Years ago, Lorraine Kolibabek, 64, of Northeast Philadelphia, started to notice that some street signs featured something you wouldn’t put on an envelope.
It was on a sign along Knights Road, near the Philadelphia Mills mall — and then she saw it on other streets in Center City: a small image of the Liberty Bell.
“There must be some importance for them, obviously, since they have the Liberty Bell designated on the street sign itself, but I don’t know why," she said. "I can understand Center City. That I can understand, but up in the Northeast, because we’re relatively new compared to Center City Philadelphia, what streets up here would have that designation and why?”
Kolibabek took to Curious Philly, the Inquirer and Daily News' question-and-response forum in which readers submit questions about their communities and our journalists report out the answers, to find the reasoning for the signage. It’s less complicated than one would guess.
The formula is simple, determined by how many letters the name of the street has, said Deputy Commissioner of Transportation Richard Montanez, who has been with the Philadelphia Streets Department since 1996.
“If it’s eight letters or more, we do not use the Liberty Bell," Montanez said. "Anything under eight letters, we do put in the Liberty Bell.”
And if the sign has fewer than eight letters and doesn’t feature the bell, he said, it’s either an old sign or an oversight.
Philadelphians have Gerry Ebbecke, who served as chief traffic engineer from 1992 to 1998, to thank. He wanted to give the signs a bit of flair that were also distinctly Philly, with the idea becoming reality in the mid- to late 1990s, Montanez said.
”Everything Gerry put in place is still in place," Montanez said. " ... We think it gives the city quite an interesting character and it lets people know that you’re in Philadelphia. Unfortunately, we cannot put it in every street-name sign, but we do our best to accommodate those that we can."
Montanez said he remembers talks with Ebbecke in which they floated the possibility of having different symbols for different neighborhoods, but they ultimately settled on the bell. Even then, there were revisions — some bells went without a crack, others were yellow.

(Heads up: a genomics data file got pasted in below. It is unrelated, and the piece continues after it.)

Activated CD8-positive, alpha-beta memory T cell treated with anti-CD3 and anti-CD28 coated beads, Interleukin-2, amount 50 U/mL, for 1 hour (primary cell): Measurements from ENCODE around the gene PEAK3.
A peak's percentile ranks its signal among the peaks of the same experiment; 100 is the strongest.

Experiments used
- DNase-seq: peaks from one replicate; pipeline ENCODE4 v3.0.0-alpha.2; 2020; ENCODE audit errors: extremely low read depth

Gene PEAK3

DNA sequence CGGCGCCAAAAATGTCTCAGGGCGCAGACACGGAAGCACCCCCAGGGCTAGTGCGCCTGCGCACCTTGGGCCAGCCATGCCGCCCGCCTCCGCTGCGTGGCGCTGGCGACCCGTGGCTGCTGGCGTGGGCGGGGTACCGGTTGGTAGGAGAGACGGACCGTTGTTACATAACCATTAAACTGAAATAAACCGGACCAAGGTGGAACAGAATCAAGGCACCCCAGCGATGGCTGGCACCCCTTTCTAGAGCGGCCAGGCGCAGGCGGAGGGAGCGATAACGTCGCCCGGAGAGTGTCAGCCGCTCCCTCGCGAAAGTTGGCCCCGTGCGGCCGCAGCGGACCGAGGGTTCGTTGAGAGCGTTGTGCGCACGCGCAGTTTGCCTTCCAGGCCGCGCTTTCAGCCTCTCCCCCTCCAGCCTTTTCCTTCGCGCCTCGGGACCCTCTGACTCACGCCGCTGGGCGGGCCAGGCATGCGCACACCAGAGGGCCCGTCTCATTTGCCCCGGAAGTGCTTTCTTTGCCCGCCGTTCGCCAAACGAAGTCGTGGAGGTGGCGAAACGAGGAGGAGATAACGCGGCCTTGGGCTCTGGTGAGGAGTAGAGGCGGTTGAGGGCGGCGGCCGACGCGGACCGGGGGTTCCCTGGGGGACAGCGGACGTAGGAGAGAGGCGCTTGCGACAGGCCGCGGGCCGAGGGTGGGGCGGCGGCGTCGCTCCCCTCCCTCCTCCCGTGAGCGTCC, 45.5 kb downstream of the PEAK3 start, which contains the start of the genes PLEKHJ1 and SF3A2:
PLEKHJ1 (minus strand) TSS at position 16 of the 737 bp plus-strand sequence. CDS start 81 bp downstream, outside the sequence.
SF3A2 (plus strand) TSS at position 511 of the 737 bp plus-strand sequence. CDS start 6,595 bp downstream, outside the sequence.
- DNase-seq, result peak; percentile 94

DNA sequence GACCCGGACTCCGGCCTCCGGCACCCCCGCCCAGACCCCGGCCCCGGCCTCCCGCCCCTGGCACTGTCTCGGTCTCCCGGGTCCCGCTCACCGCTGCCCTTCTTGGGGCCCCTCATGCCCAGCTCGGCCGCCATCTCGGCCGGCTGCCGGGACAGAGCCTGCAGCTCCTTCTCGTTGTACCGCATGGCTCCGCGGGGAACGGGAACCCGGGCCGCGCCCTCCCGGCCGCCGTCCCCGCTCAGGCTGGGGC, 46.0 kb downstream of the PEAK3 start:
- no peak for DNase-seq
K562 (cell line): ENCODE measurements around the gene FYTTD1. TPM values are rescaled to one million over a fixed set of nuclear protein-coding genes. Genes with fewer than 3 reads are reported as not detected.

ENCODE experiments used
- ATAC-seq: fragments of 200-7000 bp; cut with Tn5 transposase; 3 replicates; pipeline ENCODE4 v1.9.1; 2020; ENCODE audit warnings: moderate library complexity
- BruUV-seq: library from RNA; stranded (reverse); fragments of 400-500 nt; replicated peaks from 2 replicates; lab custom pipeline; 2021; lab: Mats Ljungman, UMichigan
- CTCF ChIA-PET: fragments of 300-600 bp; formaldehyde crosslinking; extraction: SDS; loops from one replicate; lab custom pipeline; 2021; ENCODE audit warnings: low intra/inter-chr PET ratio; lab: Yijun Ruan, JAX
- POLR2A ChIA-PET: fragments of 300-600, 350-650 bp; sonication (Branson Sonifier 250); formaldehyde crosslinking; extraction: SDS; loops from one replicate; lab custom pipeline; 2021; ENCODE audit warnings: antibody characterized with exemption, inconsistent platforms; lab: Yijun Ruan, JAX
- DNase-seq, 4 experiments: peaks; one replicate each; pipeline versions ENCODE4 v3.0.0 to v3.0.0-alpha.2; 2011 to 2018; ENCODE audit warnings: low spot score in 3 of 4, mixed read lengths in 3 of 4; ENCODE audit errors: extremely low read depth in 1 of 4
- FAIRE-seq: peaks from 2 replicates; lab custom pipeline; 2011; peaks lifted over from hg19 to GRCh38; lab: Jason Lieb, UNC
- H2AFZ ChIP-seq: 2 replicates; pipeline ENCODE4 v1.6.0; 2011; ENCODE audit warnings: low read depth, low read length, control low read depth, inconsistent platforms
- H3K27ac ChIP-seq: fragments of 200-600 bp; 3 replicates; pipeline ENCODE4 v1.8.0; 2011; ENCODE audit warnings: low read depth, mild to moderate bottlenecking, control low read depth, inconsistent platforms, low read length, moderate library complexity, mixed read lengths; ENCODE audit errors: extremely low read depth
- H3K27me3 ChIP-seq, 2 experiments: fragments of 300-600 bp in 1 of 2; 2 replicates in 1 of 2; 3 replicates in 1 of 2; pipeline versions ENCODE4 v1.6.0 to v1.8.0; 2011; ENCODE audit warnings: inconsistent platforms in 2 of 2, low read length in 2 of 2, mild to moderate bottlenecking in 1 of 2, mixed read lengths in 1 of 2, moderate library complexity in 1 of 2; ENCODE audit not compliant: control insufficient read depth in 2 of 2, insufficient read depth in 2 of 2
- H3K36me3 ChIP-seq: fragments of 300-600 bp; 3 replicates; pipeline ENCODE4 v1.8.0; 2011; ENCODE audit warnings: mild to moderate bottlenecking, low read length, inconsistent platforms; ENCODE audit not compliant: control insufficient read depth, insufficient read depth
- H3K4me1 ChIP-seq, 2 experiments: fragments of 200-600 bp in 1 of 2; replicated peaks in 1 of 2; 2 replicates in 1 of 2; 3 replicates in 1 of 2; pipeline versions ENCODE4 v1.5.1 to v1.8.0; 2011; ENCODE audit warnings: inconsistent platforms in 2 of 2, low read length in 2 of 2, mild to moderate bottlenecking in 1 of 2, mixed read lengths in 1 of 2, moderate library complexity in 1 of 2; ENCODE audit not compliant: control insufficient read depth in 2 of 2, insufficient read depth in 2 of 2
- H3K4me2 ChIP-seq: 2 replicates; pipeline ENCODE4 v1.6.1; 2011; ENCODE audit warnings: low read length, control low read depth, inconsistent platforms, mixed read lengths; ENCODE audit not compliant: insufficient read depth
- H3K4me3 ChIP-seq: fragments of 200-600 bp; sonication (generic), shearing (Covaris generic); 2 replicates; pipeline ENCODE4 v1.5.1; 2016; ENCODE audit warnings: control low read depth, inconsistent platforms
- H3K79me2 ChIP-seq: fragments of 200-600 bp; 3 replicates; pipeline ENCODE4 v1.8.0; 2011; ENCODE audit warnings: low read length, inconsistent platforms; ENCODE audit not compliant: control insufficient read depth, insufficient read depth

“They all should have a crack now," he said. "We standardized on the crack.”
The bell was far from Ebbecke’s only contribution. He was “instrumental” in implementing compass directions on hundreds of blocks as well as special markings — think of the “Boyz II Men Blvd” marker under Broad Street signs between Christian and Carpenter Streets, or the characters under street signs around Chinatown. During Ebbecke’s tenure, Philadelphia also began to install bike lanes.
His planning plays a big part in how Philadelphians continue to navigate the city, Montanez said.
Ebbecke’s former supervisor, Joseph Syrnick, once told the Inquirer that the engineer’s interest in pedestrian safety began “long before it became fashionable.”
“His conference room was a war room with maps and pins,” Syrnick, the Streets Department’s former chief engineer and surveyor, said after Ebbecke’s death.
Ebbecke’s life ended tragically when he and another colleague were shot and killed by a fellow Streets Department employee who opened fire during a supervisors meeting in December 1998.
But even today, as Kolibabek and other observant Philadelphians have noticed, Ebbecke’s legacy lives on.
“The Liberty Bell represents Philadelphia," Montanez said. “And we still intend to keep that honor and honor Gerry’s wishes to keep those.”